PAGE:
#11 – Pocket: When you’re sitting at your desk or on the train or bus, you may uncover articles that you want to dive into, but not at that time. Pocket allows users to quickly discover and save articles to read when you have more time.

#12 – Feedly: If you’re looking for a one-stop place for curated news then look no further than Freedly. With this app you can easily access all of your news channels into one source in an easy-to-read format.

#13 – Mashable: The latest and greatest marketing news can likely be found on the Mashable app. The pure amount of content that they publish on a daily basis will ensure that readers are up to speed with the biggest news articles related to digital marketing.

Category: Notes on the Go Mobile Apps

You never know when inspiration might strike, or when you might receive a document that needs to be shared with other team members for editing. These apps will help keep you organized and in-touch on-the-go:

#14 – Evernote: This app has the potential to keep you more organized than you ever imagined. Not only can you take notes on-the-go but you can also create to-do lists, and sync everything between your phone, tablet and computer.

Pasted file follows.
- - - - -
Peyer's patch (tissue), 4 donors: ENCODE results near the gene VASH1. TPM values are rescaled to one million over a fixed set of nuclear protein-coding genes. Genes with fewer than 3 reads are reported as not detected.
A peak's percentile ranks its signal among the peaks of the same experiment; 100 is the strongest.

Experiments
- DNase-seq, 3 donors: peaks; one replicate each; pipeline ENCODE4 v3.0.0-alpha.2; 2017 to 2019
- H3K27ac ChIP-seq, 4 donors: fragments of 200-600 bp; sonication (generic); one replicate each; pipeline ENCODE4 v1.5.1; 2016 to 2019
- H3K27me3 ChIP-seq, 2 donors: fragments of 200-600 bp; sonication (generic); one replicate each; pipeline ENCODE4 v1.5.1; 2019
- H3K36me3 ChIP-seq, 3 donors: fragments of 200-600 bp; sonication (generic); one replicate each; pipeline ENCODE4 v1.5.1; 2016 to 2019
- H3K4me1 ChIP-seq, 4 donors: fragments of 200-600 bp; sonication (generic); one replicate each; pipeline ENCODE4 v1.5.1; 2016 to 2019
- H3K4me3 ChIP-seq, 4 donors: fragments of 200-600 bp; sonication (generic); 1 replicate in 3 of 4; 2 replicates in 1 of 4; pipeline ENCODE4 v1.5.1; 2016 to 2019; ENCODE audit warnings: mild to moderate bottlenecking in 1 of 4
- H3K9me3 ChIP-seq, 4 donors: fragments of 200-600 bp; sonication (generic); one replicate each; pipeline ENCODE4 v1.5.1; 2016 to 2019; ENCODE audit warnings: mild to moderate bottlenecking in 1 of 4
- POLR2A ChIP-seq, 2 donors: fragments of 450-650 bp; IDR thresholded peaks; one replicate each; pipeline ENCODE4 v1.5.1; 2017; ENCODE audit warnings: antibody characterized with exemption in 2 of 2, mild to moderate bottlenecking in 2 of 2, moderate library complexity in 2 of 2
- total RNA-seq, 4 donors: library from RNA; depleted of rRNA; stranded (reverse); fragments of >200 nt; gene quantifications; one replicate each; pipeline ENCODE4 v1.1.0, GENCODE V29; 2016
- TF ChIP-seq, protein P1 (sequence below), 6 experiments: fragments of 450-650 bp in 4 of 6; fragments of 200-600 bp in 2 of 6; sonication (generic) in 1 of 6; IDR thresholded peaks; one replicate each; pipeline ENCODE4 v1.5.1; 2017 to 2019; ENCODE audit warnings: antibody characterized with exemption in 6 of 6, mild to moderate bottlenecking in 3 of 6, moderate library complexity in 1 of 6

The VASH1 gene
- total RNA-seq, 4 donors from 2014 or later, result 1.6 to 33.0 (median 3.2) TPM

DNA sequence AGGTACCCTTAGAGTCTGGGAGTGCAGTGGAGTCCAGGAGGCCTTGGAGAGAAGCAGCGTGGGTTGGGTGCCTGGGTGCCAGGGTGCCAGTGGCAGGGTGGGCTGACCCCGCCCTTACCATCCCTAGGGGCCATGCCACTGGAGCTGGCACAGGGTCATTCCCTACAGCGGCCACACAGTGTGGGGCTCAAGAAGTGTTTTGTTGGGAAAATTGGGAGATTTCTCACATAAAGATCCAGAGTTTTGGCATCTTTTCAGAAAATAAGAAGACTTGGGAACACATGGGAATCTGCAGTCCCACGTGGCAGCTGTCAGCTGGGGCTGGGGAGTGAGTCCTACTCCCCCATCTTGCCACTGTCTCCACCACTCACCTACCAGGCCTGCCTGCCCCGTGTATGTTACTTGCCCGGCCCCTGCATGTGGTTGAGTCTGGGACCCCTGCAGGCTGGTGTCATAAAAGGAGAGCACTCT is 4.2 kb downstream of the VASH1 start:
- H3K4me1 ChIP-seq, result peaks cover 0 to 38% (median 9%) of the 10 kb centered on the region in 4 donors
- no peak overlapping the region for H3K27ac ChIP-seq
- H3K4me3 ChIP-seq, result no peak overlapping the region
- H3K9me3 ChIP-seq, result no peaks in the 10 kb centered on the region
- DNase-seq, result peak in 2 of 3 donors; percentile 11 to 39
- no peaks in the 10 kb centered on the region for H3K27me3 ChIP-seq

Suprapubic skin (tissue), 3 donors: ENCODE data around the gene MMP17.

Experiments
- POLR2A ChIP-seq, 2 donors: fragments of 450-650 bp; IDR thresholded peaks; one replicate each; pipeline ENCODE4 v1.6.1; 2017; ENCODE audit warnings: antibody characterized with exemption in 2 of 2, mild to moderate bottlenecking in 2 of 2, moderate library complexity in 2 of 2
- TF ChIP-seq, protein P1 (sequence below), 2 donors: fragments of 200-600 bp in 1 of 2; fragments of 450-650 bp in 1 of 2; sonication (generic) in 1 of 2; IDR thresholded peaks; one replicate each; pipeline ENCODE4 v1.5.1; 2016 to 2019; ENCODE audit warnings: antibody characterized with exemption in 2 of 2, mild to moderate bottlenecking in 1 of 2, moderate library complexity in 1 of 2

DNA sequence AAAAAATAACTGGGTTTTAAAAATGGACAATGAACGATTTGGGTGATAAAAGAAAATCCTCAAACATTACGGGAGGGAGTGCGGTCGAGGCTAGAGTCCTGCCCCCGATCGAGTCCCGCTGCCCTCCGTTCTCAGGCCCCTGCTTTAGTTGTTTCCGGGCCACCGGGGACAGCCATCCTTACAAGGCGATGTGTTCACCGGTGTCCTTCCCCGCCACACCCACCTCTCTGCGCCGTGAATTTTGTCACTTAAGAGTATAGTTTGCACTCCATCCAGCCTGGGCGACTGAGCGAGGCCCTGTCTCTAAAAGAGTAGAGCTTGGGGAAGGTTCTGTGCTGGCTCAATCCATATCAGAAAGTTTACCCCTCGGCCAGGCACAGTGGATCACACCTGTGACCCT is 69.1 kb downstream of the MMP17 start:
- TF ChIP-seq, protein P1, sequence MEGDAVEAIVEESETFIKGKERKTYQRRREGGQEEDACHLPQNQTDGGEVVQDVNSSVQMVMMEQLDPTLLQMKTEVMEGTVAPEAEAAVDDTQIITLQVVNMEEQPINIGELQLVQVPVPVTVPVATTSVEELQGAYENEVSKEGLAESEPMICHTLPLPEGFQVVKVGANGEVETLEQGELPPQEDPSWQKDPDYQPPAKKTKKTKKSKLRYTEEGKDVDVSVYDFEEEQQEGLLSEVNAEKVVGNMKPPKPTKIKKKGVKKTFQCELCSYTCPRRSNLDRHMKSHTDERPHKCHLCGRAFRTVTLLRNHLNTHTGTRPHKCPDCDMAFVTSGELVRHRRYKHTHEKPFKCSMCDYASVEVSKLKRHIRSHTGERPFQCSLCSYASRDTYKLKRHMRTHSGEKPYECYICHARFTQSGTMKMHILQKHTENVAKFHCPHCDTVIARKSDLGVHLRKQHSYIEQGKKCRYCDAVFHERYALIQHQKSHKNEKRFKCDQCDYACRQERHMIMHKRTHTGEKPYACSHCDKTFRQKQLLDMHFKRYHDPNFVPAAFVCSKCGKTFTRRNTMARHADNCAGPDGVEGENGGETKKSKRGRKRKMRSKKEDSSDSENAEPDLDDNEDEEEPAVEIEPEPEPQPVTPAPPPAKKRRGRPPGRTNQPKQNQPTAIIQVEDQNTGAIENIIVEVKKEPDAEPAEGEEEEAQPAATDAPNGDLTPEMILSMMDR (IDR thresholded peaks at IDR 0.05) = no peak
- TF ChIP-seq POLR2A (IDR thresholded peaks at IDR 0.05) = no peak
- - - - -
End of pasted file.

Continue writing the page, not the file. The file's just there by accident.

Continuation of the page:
#15 – Dropbox: Storing files on a smartphone can take up an incredible amount of memory. Fortunately, there are apps like Dropbox that allow users to upload photos, documents, videos and other file types and easily share.

#16 – Google Drive: Sometimes marketers need the ability to share, and even edit files on a mobile device. Google Drive provides a great platform for creating, editing, viewing and sharing documents from anywhere.

Category: Mobile Apps You Didn’t Know You Needed